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SENATOR FUSCHILLO STATEMENT ON PROPOSED LIRR FARE INCREASE

 

            “I strongly oppose the MTA’s proposal to once again raise Long Island Rail Road fares on overburdened, overtaxed Long Islanders.

            The MTA is continuing to treat riders like their own ATM.  They have imposed five fare increases totaling 55 percent on LIRR commuters since 2003 and are once again asking them to pay an increase which is far above the rate of inflation.  Overburdened riders who already pay the MTA thousands of dollars a year in commuting costs would see their monthly ticket prices increase by nearly 9 percent, making their commute substantially more expensive.  One-way, round-trip, and ten-trip ticket prices would rise by as much as over 15 percent. That is unacceptable, especially in these trying times.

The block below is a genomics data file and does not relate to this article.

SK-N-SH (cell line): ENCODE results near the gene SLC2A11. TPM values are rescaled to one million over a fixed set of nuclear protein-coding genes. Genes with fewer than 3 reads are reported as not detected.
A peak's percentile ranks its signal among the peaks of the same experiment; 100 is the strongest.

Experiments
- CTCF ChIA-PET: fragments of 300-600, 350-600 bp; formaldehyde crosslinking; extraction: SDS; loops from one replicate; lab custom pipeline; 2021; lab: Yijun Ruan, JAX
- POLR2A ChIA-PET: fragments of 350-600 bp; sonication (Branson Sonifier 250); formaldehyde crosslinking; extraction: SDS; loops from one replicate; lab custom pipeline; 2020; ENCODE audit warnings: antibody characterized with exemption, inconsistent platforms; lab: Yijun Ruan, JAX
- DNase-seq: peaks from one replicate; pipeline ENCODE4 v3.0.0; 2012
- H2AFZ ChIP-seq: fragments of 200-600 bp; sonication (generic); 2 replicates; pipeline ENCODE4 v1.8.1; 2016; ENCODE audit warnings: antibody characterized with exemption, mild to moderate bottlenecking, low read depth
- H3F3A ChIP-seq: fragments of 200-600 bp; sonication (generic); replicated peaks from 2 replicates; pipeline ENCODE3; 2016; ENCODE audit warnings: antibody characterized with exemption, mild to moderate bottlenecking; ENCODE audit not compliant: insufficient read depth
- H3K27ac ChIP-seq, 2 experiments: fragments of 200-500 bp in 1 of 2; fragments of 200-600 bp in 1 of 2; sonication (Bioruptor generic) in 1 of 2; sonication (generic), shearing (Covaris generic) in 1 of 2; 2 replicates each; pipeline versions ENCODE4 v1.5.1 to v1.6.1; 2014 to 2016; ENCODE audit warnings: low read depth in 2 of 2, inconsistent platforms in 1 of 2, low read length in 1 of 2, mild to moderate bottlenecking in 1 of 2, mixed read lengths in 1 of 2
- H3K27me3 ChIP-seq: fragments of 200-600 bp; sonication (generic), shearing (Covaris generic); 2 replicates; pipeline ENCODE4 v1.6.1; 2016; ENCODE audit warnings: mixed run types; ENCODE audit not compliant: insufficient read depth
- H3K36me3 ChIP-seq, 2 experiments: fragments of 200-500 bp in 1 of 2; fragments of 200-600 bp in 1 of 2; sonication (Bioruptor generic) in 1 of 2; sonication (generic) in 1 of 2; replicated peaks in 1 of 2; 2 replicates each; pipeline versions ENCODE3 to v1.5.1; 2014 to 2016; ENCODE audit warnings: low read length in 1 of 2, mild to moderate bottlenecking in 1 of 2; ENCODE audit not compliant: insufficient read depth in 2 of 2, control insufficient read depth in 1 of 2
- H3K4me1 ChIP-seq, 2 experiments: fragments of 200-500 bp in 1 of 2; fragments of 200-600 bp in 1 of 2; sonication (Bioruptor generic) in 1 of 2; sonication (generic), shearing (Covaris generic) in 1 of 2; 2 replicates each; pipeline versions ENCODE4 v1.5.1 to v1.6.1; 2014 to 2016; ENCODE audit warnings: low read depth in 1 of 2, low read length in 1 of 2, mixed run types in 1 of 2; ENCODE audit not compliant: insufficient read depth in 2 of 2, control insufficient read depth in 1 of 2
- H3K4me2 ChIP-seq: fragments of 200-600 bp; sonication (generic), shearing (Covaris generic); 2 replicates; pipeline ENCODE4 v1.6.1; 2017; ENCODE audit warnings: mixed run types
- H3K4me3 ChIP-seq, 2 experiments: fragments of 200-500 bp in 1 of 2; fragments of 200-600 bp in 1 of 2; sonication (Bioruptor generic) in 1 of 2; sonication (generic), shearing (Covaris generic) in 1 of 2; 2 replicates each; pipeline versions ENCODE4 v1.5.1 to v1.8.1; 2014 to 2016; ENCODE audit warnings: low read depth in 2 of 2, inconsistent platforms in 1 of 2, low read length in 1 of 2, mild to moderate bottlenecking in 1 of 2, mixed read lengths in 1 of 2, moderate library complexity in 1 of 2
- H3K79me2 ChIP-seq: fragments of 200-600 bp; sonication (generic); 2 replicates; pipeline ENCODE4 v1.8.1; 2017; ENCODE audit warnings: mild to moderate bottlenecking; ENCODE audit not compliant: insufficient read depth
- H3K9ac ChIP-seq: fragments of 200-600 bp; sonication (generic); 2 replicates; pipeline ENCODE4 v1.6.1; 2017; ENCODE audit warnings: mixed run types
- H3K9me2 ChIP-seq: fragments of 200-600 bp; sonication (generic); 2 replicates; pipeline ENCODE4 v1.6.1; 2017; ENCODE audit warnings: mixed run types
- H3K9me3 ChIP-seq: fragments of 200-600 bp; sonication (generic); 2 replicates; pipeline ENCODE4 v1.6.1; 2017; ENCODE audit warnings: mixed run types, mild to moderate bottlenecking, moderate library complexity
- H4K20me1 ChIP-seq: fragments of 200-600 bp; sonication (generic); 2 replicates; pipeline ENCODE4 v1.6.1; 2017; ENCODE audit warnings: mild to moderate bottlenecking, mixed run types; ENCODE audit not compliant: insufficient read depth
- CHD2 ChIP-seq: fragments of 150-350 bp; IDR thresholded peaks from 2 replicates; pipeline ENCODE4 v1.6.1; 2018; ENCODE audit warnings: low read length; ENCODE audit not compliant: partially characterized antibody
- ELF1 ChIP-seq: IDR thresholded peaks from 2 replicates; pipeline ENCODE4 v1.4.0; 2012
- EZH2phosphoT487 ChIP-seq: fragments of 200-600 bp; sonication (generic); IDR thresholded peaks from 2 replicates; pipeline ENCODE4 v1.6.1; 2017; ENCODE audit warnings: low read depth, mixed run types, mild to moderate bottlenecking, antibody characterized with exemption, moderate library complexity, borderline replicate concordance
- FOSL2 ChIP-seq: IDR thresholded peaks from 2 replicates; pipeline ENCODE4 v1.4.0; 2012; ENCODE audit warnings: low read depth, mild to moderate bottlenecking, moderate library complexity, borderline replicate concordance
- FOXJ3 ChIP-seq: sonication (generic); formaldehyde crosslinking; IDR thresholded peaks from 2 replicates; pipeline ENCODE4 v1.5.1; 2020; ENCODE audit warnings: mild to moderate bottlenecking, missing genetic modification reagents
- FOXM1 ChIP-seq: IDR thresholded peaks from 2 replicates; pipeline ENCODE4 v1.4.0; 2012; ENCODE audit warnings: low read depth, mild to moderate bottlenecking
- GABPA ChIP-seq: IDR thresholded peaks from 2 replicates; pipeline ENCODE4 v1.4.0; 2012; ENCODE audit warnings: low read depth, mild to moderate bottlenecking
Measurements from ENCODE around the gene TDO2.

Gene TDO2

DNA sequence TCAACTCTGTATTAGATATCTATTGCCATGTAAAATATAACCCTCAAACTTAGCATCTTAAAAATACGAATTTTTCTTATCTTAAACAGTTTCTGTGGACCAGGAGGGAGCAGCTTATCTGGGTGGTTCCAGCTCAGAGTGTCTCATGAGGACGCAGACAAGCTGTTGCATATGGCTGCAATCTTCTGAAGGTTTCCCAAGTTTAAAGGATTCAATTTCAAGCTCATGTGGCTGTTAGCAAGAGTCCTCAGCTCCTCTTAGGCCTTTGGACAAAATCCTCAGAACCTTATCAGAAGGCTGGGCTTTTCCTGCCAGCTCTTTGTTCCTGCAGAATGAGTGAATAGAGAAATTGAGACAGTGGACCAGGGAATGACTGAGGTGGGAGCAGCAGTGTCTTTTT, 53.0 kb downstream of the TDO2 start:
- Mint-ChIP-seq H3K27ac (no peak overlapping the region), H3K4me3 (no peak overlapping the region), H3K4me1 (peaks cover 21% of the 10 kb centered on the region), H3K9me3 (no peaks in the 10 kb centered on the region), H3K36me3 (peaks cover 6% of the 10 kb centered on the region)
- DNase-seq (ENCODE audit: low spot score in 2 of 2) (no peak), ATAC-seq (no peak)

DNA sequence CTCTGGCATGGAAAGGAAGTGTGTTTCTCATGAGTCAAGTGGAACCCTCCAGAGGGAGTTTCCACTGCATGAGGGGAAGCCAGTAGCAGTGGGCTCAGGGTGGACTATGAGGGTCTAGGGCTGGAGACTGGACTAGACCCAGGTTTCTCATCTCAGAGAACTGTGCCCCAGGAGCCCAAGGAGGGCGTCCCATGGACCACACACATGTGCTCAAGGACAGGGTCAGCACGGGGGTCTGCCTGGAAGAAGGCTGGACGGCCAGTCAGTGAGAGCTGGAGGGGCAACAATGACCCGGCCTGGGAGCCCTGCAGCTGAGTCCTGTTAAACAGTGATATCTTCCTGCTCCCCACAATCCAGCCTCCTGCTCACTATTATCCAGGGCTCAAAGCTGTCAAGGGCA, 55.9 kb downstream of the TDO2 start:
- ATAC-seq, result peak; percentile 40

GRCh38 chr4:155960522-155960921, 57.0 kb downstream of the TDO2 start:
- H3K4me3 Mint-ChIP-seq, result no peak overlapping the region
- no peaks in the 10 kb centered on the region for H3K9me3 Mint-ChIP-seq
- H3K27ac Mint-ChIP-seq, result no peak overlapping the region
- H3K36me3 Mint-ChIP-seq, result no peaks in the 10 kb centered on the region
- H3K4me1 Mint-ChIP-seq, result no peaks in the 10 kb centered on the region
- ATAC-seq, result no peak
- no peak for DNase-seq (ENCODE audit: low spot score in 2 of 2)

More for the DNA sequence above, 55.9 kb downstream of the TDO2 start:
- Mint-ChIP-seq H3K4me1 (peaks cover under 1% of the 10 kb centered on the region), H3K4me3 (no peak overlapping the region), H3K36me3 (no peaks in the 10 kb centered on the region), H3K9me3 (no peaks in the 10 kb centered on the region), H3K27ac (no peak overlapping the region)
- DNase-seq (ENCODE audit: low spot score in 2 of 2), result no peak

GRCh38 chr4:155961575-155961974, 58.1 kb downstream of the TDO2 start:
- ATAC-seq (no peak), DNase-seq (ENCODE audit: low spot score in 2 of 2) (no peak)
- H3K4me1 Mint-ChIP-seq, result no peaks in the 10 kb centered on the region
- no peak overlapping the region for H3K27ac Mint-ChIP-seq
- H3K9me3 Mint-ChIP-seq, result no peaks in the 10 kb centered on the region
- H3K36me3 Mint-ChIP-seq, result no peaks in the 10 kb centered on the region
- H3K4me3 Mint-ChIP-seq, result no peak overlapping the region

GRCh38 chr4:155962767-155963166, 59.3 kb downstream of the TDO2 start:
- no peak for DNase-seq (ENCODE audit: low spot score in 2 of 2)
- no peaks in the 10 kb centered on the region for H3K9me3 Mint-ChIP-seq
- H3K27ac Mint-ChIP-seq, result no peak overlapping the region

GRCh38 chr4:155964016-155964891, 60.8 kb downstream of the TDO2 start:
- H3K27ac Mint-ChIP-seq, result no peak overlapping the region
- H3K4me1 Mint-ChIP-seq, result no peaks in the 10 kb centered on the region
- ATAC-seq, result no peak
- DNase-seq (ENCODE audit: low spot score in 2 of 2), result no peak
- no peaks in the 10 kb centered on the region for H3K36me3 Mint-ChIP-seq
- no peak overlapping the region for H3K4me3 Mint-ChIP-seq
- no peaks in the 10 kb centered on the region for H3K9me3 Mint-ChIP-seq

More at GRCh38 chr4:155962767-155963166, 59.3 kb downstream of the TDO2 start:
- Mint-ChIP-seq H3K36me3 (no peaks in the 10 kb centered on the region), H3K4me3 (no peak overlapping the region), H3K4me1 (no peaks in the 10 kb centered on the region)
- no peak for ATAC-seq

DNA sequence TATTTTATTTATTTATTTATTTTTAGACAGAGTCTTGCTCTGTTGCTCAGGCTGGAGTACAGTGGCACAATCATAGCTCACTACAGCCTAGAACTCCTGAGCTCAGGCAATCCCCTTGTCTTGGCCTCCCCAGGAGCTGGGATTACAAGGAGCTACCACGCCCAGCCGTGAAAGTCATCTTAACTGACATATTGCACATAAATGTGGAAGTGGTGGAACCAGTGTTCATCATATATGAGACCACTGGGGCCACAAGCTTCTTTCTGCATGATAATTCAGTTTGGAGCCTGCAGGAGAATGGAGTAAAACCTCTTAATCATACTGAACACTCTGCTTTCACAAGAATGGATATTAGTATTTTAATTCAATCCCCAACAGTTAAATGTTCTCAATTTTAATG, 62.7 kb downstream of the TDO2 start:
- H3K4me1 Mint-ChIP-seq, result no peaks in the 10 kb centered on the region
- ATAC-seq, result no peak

Families are suffering right now. They are dealing with high taxes and a challenging economy in which over 106,000 Long Islanders are currently unemployed. Making matters worse, many are still trying to rebuild and recover from the tremendous devastation caused by Hurricane Sandy. This is the worst time to further burden them with higher costs.

            Instead of simply charging riders higher fares, the MTA should continue to reduce costs and find internal savings to solve its fiscal difficulties. New York State, facing its own fiscal challenges, closed $13 billion in budget deficits without raising taxes or fees by cutting spending, streamlining operations, and improving efficiencies.  It also continued to invest in the MTA, delivering nearly $4 billion in state funding in the 2012-13 state budget and authorizing hundreds of millions of dollars in new state funding for operating expenses and capital projects.  Families and businesses have been making ends meet by tightening their belts and doing more with less in this economy. The MTA needs to do the same.

Riders cannot afford to keep paying more. The MTA needs to realize that, instead of making the LIRR increasingly unaffordable and driving people away from mass-transit.  The MTA Board should reject this proposal.”